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Rounding Out The Decade: LGBTQ+ Visibility in TV & Film – Part 1

When taking a right turn into 2010, the TV and film industry began taking bigger leaps into spreading acknowledgment, acceptance, appreciation, and visibility for the LGBTQ+ community through its productions. As we creep closer to closing out 2020 and this decade of innovation, growth, struggle, and healing, let’s take a moment to rewind and relive the wonderful examples of LGBTQ+ visibility that we’ve witnessed in the last ten years.


Grey’s Anatomy

With its LGBTQ+ representation making the first appearance with Dr. Callie Torres in Season 5 (2009), Seasons 6 through 17 have graced viewers and fans with visibility for bisexuals, gay men, lesbians, and transgender men, while enhancing awareness for non-LGBTQ+ viewers. Through the series famous for its pain and love, catastrophe and overcoming, fans have experienced budding romances, a wedding and divorce, confessions of love and lust, and even rapid onset heartbreak — all through our screens at home. The relationship between Dr. Arizona Robbins and Dr. Callie Torres, a lesbian and a bisexual, respectively, despite ending in divorce and a child custody battle, was raved for by fans, saying it was breaking stereotypes and the story flowed without force or excessive mention throughout the seasons. In later seasons, the Grey’s writers also explore characters of non-binary identities, through patient appearances, and a transgender man through Dr. Casey Parker. The recent season left fans waiting for what’s next, with a major cliffhanger in the relationship between Dr. Carina Deluca and Station 19’s Captain Maya Bishop.


The Fosters

From the beginning, The Fosters defied mainstream TV by primarily featuring the story of an unconventional family, led by lesbian wives. Stef and Lena, through combining Stef’s biological son, adopting a pair of fraternal twins, and adopting a brother and sister, created a family of acceptance, support, and unconditional love. Throughout its 5 seasons, other LGBTQ+ characters were also featured in full time and recurring roles. Jude, biological younger brother to Callie, and one of the last two children adopted into the Adams Foster family, at 14 years old comes out as gay in Season 3. In addition to visibility in terms of sexuality, two recurring transgender men are featured — Cole in Season 1 and Aaron in Seasons 4 and 5. While pioneering as an LGBTQ+ headlining program, complex and serious topics like sex education, immigration, and school shootings are covered in sensitive and compassionate tones. Though wrapping up its fifth and final season in 2017, the spin-off series Good Trouble has fostered many more positive features of LGTBQ+ characters with the same compassionate tone as the original series did.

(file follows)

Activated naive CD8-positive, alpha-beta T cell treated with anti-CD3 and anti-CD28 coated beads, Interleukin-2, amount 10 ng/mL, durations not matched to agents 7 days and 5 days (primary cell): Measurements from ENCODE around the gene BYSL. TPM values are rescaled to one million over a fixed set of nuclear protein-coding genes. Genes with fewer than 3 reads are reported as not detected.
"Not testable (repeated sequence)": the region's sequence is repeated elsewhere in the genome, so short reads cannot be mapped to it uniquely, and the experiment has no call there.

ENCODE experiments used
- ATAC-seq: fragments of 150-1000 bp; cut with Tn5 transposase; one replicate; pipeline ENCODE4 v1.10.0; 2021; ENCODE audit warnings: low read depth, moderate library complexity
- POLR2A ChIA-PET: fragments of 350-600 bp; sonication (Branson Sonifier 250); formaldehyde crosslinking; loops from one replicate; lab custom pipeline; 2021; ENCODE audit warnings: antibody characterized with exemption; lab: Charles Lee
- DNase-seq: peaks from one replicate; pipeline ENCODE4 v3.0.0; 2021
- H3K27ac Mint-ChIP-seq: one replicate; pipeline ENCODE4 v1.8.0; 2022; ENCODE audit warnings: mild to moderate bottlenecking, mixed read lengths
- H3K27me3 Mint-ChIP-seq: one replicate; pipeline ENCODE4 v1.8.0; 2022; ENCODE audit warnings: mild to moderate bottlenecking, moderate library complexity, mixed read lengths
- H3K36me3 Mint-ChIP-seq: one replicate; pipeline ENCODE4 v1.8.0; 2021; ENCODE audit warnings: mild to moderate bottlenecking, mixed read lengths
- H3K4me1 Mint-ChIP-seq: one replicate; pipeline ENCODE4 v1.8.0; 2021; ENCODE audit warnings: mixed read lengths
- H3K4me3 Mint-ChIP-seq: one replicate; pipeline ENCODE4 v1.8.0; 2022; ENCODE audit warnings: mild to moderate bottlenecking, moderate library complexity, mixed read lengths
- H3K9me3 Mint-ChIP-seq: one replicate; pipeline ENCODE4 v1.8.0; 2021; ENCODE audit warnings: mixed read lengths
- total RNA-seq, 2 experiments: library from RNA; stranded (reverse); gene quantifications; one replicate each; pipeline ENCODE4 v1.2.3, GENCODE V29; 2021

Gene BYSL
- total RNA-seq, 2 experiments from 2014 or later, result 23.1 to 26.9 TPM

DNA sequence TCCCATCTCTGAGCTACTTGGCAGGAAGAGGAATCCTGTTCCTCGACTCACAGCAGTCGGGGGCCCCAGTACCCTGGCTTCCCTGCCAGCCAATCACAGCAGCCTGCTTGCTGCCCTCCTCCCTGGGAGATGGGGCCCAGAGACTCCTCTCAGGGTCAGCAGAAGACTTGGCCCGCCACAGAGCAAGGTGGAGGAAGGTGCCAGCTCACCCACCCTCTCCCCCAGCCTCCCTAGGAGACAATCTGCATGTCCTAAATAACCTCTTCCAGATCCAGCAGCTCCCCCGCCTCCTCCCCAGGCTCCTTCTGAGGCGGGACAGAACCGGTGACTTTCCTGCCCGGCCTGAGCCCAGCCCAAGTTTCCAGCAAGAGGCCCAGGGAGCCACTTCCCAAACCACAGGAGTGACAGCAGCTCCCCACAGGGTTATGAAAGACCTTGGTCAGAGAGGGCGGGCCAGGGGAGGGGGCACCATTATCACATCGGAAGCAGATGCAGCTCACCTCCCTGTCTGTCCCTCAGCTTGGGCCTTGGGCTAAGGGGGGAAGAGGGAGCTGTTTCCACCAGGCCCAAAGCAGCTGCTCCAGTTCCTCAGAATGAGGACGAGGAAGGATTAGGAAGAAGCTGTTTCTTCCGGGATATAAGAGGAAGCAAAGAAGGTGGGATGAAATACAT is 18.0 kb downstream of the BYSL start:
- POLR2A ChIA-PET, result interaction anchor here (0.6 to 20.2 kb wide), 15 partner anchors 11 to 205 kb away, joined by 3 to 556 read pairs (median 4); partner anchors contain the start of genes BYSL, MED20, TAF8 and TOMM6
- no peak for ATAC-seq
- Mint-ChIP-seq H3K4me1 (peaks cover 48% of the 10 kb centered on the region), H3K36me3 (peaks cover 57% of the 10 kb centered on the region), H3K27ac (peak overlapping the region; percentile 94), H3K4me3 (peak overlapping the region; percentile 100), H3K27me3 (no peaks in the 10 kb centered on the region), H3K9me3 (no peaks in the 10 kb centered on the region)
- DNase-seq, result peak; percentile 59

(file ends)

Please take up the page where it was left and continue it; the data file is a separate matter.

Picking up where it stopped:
Wynonna Earp

Despite still being considered a young program, Syfy’s hit paranormal western series is currently airing its fourth season, with fans raging via social media and convention for production to continue through future seasons. With an LGBTQ+ component developing within the first half of Season 1, this Canadian-American production served as a platform for the comforting and passionate ship, Wayhaught, to blossom through their fandom. Though the primary plot follows a demon killer armed with a generations-old long barrel revolver named Peacemaker, the emotional side of the show largely comes through via Waverly Earp, a newly realized bisexual, and Deputy Sheriff Nicole Haught, a headstrong and confident lesbian. During Seasons 1 through 3, the hearts of fans are roped in as the lives of both beautiful and powerful women are threatened, risked, and saved, with the mid-season finale of Season 4 closing with a long-awaited proposal. In addition to the lesbian and bisexual representation, a gay romance blooms between a full-time character and a supporting character. Production of the series, and the rapidly spreading fandom, provided two front running actresses the safe place and support network to publicly come out as part of the community they represented on-screen. Dominique Provost-Chalkley, who plays Waverly Earp, the soft-hearted yet ever-resilient younger sister to the show’s face, Wynonna Earp, came out as queer in March 2020. Soon following her on-screen true love, Kat Barrell, who plays now Sheriff Nicole Haught, came out as bisexual in July 2020.


Though the growing representation of the LGBTQ+ community spans beyond ABC’s Grey’s Anatomy, Freeform’s The Fosters, and Syfy’s Wynonna Earp, these shows host a fraction of the visibility that has been cultivated throughout the decade. Stay tuned for Part 2 where we will dive head first into the science fiction series of the twenty-teens.

Taryn Deppe


My name is Taryn, and I am a loud and proud TAMUSA Psychology major! Outside of academics, I am a 2 time recipient of the gold level President's Volunteer Service Award, dedicating the bulk of my service hours to working with Guide Dogs For The Blind and serving as an assistant head coach for the MacArthur High School Bowling Program. During my "free" time, I run a small freelance photography business and write fiction, especially romance and adventure. My top five strengths that I lead from are Restorative, Belief, Positivity, Developer, and Relator, summing up to mean that I love people, working with people, and helping people grow!
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